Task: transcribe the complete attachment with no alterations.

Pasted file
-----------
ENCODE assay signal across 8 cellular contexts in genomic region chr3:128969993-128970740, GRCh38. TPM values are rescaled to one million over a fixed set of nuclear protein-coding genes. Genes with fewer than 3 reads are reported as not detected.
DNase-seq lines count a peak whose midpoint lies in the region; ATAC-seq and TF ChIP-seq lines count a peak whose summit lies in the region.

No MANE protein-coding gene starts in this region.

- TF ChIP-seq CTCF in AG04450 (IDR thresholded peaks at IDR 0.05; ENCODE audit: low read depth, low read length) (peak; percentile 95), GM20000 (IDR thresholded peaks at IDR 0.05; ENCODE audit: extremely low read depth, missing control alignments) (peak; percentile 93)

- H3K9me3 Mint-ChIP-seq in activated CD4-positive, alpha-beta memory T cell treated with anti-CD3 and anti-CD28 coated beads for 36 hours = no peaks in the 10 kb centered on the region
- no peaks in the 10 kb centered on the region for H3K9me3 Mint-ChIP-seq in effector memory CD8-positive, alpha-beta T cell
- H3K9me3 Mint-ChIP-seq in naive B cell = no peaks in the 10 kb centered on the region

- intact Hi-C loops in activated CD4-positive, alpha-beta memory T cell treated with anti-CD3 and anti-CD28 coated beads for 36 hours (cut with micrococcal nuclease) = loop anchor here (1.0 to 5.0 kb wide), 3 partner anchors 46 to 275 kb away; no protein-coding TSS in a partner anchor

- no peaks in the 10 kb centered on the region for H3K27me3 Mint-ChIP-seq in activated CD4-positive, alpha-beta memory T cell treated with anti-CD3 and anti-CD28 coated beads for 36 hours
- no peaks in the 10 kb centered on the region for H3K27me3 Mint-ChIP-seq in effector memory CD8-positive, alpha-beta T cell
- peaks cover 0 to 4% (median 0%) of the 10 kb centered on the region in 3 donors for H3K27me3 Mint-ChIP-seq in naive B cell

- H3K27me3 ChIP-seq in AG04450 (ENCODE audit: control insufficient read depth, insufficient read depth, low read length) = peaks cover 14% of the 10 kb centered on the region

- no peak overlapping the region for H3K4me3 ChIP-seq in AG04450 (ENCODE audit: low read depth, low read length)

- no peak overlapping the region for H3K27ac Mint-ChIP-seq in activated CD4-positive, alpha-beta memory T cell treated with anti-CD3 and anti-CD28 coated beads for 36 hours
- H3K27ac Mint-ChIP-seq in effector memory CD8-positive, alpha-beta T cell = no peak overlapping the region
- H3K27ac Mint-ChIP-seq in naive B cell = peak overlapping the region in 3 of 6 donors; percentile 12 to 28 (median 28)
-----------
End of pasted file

ENCODE assay signal across 8 cellular contexts in genomic region chr3:128969993-128970740, GRCh38. TPM values are rescaled to one million over a fixed set of nuclear protein-coding genes. Genes with fewer than 3 reads are reported as not detected.
DNase-seq lines count a peak whose midpoint lies in the region; ATAC-seq and TF ChIP-seq lines count a peak whose summit lies in the region.

No MANE protein-coding gene starts in this region.

- TF ChIP-seq CTCF in AG04450 (IDR thresholded peaks at IDR 0.05; ENCODE audit: low read depth, low read length) (peak; percentile 95), GM20000 (IDR thresholded peaks at IDR 0.05; ENCODE audit: extremely low read depth, missing control alignments) (peak; percentile 93)

- H3K9me3 Mint-ChIP-seq in activated CD4-positive, alpha-beta memory T cell treated with anti-CD3 and anti-CD28 coated beads for 36 hours = no peaks in the 10 kb centered on the region
- no peaks in the 10 kb centered on the region for H3K9me3 Mint-ChIP-seq in effector memory CD8-positive, alpha-beta T cell
- H3K9me3 Mint-ChIP-seq in naive B cell = no peaks in the 10 kb centered on the region

- intact Hi-C loops in activated CD4-positive, alpha-beta memory T cell treated with anti-CD3 and anti-CD28 coated beads for 36 hours (cut with micrococcal nuclease) = loop anchor here (1.0 to 5.0 kb wide), 3 partner anchors 46 to 275 kb away; no protein-coding TSS in a partner anchor

- no peaks in the 10 kb centered on the region for H3K27me3 Mint-ChIP-seq in activated CD4-positive, alpha-beta memory T cell treated with anti-CD3 and anti-CD28 coated beads for 36 hours
- no peaks in the 10 kb centered on the region for H3K27me3 Mint-ChIP-seq in effector memory CD8-positive, alpha-beta T cell
- peaks cover 0 to 4% (median 0%) of the 10 kb centered on the region in 3 donors for H3K27me3 Mint-ChIP-seq in naive B cell

- H3K27me3 ChIP-seq in AG04450 (ENCODE audit: control insufficient read depth, insufficient read depth, low read length) = peaks cover 14% of the 10 kb centered on the region

- no peak overlapping the region for H3K4me3 ChIP-seq in AG04450 (ENCODE audit: low read depth, low read length)

- no peak overlapping the region for H3K27ac Mint-ChIP-seq in activated CD4-positive, alpha-beta memory T cell treated with anti-CD3 and anti-CD28 coated beads for 36 hours
- H3K27ac Mint-ChIP-seq in effector memory CD8-positive, alpha-beta T cell = no peak overlapping the region
- H3K27ac Mint-ChIP-seq in naive B cell = peak overlapping the region in 3 of 6 donors; percentile 12 to 28 (median 28)